Tuesday, December 20, 2011

Standing room only

Since the last two blog entries were on the negative side, I'm going to take on a lighter tone today.

Quite often, there are some things that happen on public transit to me as a wheelchair user that are both ridiculous and funny – and sometimes it is hard to believe some people can be so clueless. One such thing happened to me a few days ago.

When a wheelchair user gets on the bus, it is common knowledge that people who are sitting in the priority seats in the wheelchair bay would have to relocate. Simple, right?

Apparently some people think even simpler than that.

In this particular incident, which happened a few days ago, I got on the bus, which was quite crowded but not full. The people in the priority seats simply stared at me, not realizing that they had to move. I have encountered this reaction before so I was not completely surprised. The other standees shifted over to make room for me. The driver, who was having trouble seeing through the bodies, asked if I was "in" yet. Obviously this meant whether I was in the wheelchair bay yet.

To my surprise, a few standees around answered that I was indeed "in." I was in the aisle. Of course, I quickly responded that no, I was not "in" yet.

After I did get "in," someone apologized to me because he did not realize that was what "in" meant. I asked him what he thought it meant. He was visibly embarrassed to admit that he thought it meant that I was in the aisle. I was confused. He explained further, "I thought that wheelchairs can be in the aisle as long as there is room, like how I'm standing in the aisle because there are no seats." He quickly added, "I guess I wasn't thinking."

To my surprise, several other people around him also admitted that was what they thought and that they, too, were not really thinking.

This was not the first time experiencing something like this. Though extremely rare, there were several incidents similar to it but in those other cases, there were no words exchanged (simply actions). Before that person explained it to me, I did not realize that was the rationale behind the standees simply shifting over and the people in the priority seats remaining firmly seated.

At first I was in disbelief at how THAT was the explanation for the two or three times I encountered that type of situation. But as the embarrassed passenger stared at me, I realized how ridiculously funny the whole situation was and started to chuckle. The mood lightened as a valuable lesson was learned.

Monday, December 19, 2011

I hate public transit

When I was able-bodied, I was a big fan of public transit. I enjoyed how unique every bus route was, how you can "hop on, hop off" any time you want, how it saves you money and the hassle of driving, and especially the atmosphere on board if it's the same group of people who take the same route every day.

But since I started using a wheelchair, things changed.

There is a reason why I started this blog.

Many able-bodied people may find this shocking (or not, depending on who you are) but I believe that public transit has the most discriminatory atmosphere towards people with disabilities.

People with disabilities face a LOT of crap on public transit, moreso than anywhere else I have seen. Most of that crap is not something that can be controlled by the bus driver or transit agency because it often comes from other passengers.

Here's a small sample of what happens on a regular basis for me (approximately once or twice every ten days) on public transit:
  • When boarding a bus, a passenger will say audibly, "Great, a wheelchair on my bus." Some will shake their heads at me instead. I'm not blind or deaf...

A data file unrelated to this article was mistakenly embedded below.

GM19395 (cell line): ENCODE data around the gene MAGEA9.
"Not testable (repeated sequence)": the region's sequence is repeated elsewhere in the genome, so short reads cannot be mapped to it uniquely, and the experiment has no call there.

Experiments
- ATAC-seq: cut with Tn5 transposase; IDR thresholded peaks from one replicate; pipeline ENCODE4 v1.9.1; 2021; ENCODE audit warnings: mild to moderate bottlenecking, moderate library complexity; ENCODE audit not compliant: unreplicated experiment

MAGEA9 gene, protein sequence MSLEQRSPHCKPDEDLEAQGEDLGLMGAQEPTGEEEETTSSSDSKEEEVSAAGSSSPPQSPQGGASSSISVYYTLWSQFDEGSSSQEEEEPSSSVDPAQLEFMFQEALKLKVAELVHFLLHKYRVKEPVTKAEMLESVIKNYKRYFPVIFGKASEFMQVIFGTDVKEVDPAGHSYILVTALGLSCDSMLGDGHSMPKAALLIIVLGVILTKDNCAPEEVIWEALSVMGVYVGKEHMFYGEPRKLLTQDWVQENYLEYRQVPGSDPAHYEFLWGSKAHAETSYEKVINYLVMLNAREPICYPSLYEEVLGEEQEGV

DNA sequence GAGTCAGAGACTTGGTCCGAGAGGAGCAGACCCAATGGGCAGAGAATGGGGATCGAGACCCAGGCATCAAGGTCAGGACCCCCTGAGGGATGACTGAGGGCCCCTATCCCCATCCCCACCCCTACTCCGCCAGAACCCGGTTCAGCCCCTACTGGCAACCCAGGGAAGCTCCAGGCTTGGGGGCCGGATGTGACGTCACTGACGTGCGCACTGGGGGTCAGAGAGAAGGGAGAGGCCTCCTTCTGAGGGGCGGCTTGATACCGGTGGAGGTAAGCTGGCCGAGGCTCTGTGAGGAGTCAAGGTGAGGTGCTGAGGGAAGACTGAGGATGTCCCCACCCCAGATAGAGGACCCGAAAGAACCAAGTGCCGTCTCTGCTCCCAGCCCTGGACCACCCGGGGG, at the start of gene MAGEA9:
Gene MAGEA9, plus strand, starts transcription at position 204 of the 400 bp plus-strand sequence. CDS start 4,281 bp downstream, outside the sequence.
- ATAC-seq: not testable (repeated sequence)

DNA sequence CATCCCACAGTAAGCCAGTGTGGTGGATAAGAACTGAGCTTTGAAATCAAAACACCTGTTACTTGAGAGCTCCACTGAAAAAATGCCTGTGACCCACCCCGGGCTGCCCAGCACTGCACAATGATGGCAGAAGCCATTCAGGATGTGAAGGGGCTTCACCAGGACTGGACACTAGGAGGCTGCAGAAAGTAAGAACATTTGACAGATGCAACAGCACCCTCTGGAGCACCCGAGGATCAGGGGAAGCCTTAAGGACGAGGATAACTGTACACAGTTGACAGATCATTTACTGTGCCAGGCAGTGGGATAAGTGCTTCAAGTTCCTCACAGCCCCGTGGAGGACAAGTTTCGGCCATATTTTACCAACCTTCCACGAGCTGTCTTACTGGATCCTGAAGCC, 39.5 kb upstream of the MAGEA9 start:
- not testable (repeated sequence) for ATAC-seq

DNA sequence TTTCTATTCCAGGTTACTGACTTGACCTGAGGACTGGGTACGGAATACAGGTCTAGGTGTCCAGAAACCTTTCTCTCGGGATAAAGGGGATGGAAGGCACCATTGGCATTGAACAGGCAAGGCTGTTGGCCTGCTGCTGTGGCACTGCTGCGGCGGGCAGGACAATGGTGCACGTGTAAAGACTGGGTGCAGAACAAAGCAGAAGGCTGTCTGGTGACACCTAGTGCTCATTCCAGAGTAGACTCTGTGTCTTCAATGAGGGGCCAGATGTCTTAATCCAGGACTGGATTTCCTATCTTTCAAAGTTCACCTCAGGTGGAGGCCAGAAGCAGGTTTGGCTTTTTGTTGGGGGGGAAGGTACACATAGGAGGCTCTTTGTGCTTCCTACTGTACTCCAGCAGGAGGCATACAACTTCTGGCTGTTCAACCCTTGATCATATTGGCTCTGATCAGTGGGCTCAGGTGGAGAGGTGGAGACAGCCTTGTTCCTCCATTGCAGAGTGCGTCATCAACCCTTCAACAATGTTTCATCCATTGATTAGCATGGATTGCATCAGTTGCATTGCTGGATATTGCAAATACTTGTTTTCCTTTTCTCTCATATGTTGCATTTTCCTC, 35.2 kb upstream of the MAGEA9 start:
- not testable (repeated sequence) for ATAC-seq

• While waiting for an elevator at a SkyTrain station, one person will express their displeasure at having to share it with a wheelchair user. Some of those people will physically cut in front to prevent it.
  • For some odd reason, when I board a SkyTrain, some people are not happy about it. I have seen people swear under their breaths at the sight of me. Strangely, getting off never causes an issue.
  • People hate giving up their priority seats on the bus, even for those who do not need it. Just ask this athletic guy. I could understand if they were elderly or have disabilities as well, but young and muscular athletic-looking people?
  • Wheelchair users are often the scapegoat if the bus is late. This is true even if you boarded at the very first stop, during a layover WELL BEFORE it was about to leave. I have heard people who get upset at the bus being late saying, "It's because of the wheelchair" to their fellow passengers before – MANY times.
  • Threats. For a variety of reasons: "making" someone late, or having to "make" someone move from a priority seat, or completely random reasons.
Bear in mind not all of these are guaranteed to happen, but at least one of them will likely happen during the next ten days.

Some may see this as "whining" but I do not particularly care because in society, every time someone with a disability points out a problem like this, they are immediately labeled as "whiners" – so it is nothing new.

But reading the above incidents (which occur regularly), don't you think I have a right to whine? There is no other group on public transit that receives the brunt of this abuse more than people with disabilities – not people with baby strollers, not people with bikes, not elderly people, not kids.

Unfortunately able-bodied people do not understand that and sometimes I fear they never will.

When I write something that upsets people, it is very predictable. There will be two groups: one that is very upset, and one that is in agreement. The former is often the able-bodied transit fans online and the latter is often people with disabilities or disability allies. And this pattern comes up EVERY TIME.

Quite often, someone from the disability community will tell me that it's hopeless to try to "educate" the able-bodied people (who I upset) about disability issues because they simply "will never get it."